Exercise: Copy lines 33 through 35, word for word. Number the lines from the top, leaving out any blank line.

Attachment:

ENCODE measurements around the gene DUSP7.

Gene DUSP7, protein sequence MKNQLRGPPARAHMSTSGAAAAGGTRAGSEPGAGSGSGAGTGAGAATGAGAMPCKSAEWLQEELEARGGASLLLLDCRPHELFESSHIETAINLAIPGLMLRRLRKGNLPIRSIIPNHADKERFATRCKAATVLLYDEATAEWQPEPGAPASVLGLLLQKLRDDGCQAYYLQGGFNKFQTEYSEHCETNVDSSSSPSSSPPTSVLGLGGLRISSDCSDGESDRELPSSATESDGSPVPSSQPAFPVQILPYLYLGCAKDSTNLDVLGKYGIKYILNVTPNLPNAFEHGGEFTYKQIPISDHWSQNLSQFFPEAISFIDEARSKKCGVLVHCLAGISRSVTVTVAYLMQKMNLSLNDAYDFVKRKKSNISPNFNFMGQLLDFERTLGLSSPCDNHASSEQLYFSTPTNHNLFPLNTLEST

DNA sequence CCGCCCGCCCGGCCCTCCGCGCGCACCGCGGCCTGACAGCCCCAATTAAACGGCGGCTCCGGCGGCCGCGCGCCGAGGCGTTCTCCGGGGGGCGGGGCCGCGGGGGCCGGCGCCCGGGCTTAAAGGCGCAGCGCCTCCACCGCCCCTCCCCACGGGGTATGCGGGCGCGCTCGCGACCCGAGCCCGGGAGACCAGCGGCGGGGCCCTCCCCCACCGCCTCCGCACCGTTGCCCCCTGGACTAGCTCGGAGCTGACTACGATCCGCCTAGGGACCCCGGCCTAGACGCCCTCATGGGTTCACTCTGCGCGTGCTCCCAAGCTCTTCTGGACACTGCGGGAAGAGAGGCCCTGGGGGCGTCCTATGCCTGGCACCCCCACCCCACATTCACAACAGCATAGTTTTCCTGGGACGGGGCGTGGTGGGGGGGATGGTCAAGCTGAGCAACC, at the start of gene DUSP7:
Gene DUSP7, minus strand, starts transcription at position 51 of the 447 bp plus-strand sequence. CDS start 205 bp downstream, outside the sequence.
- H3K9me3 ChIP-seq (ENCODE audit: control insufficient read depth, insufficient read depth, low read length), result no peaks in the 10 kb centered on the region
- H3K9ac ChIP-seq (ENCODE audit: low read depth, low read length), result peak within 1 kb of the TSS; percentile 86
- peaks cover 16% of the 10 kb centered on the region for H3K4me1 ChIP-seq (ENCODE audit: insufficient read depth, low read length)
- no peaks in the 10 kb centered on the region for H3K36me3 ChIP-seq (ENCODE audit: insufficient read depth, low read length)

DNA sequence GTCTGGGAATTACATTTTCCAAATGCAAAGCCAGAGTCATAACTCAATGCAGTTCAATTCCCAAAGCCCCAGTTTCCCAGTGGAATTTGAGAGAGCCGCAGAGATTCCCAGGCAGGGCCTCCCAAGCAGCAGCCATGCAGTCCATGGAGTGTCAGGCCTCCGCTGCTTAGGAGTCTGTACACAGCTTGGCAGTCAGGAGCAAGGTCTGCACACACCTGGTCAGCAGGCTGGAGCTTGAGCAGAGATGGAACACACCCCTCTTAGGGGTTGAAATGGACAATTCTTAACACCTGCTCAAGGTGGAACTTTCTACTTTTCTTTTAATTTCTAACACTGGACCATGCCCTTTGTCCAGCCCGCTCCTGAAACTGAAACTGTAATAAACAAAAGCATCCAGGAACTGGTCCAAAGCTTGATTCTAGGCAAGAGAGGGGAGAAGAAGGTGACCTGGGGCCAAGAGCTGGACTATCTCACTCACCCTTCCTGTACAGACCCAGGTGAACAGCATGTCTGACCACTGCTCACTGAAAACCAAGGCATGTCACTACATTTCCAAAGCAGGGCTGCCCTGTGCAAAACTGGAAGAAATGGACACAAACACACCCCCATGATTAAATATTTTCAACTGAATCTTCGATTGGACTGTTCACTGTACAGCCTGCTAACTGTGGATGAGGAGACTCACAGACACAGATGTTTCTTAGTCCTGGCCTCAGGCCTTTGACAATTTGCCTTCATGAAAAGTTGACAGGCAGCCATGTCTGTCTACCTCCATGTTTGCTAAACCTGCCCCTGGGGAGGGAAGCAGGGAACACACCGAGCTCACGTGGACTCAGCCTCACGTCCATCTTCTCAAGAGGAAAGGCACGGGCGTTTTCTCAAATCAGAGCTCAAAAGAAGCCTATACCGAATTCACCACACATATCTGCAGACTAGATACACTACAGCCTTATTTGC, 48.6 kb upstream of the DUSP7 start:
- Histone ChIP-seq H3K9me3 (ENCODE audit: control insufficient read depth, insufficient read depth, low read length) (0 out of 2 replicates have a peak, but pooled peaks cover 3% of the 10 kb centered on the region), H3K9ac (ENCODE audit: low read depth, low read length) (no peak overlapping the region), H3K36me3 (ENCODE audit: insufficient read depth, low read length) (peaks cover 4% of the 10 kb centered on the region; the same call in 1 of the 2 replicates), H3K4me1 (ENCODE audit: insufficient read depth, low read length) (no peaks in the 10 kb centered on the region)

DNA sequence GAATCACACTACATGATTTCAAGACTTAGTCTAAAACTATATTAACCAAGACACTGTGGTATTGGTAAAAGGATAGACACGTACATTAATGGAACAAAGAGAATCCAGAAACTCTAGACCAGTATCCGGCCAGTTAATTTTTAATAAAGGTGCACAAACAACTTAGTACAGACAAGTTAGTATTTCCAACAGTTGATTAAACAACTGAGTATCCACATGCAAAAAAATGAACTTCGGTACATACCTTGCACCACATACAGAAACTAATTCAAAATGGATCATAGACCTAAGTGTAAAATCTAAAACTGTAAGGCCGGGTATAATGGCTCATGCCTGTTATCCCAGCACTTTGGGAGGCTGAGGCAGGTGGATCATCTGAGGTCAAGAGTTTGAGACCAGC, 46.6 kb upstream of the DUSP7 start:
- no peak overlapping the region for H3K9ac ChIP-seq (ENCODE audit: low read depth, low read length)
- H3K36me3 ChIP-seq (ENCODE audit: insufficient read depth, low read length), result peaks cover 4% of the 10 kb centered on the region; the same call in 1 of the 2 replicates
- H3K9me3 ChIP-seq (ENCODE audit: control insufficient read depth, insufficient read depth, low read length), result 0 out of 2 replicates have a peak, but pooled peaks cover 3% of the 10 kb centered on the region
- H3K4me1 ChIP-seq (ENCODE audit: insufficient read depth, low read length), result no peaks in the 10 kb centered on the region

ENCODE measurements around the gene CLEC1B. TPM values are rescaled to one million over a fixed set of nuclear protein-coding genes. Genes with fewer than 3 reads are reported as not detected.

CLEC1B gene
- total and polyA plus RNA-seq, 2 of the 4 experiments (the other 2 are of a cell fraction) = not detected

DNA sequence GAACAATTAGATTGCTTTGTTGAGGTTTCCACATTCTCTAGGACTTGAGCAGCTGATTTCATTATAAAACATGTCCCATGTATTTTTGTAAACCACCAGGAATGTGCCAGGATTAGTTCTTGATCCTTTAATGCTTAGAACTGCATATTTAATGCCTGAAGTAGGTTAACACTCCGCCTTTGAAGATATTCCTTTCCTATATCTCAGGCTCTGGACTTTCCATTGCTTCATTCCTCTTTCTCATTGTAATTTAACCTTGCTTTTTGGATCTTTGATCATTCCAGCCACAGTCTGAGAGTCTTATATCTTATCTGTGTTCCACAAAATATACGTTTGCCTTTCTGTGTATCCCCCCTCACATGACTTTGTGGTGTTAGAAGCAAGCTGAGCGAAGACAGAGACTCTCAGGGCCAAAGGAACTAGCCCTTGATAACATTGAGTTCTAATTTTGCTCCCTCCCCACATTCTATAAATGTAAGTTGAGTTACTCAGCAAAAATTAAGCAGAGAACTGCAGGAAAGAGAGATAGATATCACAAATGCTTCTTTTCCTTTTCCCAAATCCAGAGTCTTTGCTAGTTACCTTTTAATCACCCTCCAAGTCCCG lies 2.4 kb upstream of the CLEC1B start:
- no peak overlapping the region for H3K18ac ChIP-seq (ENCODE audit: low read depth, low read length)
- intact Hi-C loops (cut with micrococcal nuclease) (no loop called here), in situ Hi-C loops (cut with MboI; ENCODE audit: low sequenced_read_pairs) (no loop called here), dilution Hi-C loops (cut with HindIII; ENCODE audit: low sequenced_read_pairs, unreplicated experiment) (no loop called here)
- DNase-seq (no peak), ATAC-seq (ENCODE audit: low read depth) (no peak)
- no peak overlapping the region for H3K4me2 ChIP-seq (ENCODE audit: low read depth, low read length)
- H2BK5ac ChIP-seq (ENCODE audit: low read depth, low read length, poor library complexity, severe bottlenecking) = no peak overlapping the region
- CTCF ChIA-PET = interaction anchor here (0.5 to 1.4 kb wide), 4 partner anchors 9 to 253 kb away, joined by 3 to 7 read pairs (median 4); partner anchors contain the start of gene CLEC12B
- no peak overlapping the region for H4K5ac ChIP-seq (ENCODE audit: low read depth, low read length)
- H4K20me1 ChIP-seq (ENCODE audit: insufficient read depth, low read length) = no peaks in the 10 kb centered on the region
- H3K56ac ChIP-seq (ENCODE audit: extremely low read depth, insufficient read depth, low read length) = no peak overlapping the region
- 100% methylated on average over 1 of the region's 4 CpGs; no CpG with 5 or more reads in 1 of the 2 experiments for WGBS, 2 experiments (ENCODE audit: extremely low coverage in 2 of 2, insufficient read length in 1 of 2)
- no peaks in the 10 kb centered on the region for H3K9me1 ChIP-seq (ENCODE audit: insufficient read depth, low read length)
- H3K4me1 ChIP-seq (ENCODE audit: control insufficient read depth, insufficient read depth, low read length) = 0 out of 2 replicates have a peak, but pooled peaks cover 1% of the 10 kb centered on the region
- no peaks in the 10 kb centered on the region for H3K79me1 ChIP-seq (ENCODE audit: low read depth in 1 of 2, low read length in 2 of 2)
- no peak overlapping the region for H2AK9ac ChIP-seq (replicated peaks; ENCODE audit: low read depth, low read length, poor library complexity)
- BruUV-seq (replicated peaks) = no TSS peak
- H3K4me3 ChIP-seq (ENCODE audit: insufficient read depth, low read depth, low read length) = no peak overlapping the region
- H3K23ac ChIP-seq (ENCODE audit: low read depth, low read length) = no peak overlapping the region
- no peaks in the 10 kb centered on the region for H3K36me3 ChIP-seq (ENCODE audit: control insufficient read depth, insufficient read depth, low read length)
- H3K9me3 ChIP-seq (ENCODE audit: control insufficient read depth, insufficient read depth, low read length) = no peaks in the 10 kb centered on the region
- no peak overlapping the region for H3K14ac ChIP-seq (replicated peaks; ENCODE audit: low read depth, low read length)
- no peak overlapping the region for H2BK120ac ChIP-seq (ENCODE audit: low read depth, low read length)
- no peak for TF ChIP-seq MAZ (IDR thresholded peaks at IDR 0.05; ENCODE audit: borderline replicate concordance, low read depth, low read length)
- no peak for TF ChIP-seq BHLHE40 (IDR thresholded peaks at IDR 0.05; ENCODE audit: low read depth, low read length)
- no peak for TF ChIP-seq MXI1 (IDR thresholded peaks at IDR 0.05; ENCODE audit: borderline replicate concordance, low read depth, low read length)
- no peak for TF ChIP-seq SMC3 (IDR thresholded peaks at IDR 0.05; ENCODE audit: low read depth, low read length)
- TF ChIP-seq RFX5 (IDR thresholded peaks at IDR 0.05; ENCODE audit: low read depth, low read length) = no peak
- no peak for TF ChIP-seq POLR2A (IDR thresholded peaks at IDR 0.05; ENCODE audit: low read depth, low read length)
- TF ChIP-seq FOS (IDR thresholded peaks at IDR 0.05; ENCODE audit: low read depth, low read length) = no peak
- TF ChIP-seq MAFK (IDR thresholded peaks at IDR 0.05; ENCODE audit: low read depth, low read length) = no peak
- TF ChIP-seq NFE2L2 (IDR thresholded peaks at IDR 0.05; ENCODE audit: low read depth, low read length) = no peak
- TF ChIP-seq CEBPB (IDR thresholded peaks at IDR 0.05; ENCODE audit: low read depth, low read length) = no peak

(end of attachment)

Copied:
- no peak overlapping the region for H2AK9ac ChIP-seq (replicated peaks; ENCODE audit: low read depth, low read length, poor library complexity)
- BruUV-seq (replicated peaks) = no TSS peak
- H3K4me3 ChIP-seq (ENCODE audit: insufficient read depth, low read depth, low read length) = no peak overlapping the region